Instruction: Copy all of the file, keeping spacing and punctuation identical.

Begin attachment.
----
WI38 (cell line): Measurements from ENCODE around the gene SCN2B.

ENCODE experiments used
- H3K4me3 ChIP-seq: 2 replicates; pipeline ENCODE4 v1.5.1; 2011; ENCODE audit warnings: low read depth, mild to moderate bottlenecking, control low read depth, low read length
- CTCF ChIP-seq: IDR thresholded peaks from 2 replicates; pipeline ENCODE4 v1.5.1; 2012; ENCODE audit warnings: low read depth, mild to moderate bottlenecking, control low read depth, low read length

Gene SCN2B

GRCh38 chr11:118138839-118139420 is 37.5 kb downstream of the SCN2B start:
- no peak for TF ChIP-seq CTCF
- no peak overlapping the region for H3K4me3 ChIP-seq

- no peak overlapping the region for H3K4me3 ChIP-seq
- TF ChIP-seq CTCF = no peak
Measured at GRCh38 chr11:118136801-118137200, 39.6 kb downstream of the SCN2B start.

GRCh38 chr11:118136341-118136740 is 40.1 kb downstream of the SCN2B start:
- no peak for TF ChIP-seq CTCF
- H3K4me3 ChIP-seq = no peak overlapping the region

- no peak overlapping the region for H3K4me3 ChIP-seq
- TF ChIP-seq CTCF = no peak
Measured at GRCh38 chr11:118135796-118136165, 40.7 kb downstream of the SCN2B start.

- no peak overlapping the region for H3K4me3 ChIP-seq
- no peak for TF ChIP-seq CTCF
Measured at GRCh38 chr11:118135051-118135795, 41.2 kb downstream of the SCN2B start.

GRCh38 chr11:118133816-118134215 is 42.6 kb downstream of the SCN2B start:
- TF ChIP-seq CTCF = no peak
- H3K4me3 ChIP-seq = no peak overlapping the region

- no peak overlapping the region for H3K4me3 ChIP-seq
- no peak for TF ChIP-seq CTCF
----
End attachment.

WI38 (cell line): Measurements from ENCODE around the gene SCN2B.

ENCODE experiments used
- H3K4me3 ChIP-seq: 2 replicates; pipeline ENCODE4 v1.5.1; 2011; ENCODE audit warnings: low read depth, mild to moderate bottlenecking, control low read depth, low read length
- CTCF ChIP-seq: IDR thresholded peaks from 2 replicates; pipeline ENCODE4 v1.5.1; 2012; ENCODE audit warnings: low read depth, mild to moderate bottlenecking, control low read depth, low read length

Gene SCN2B

GRCh38 chr11:118138839-118139420 is 37.5 kb downstream of the SCN2B start:
- no peak for TF ChIP-seq CTCF
- no peak overlapping the region for H3K4me3 ChIP-seq

- no peak overlapping the region for H3K4me3 ChIP-seq
- TF ChIP-seq CTCF = no peak
Measured at GRCh38 chr11:118136801-118137200, 39.6 kb downstream of the SCN2B start.

GRCh38 chr11:118136341-118136740 is 40.1 kb downstream of the SCN2B start:
- no peak for TF ChIP-seq CTCF
- H3K4me3 ChIP-seq = no peak overlapping the region

- no peak overlapping the region for H3K4me3 ChIP-seq
- TF ChIP-seq CTCF = no peak
Measured at GRCh38 chr11:118135796-118136165, 40.7 kb downstream of the SCN2B start.

- no peak overlapping the region for H3K4me3 ChIP-seq
- no peak for TF ChIP-seq CTCF
Measured at GRCh38 chr11:118135051-118135795, 41.2 kb downstream of the SCN2B start.

GRCh38 chr11:118133816-118134215 is 42.6 kb downstream of the SCN2B start:
- TF ChIP-seq CTCF = no peak
- H3K4me3 ChIP-seq = no peak overlapping the region

- no peak overlapping the region for H3K4me3 ChIP-seq
- no peak for TF ChIP-seq CTCF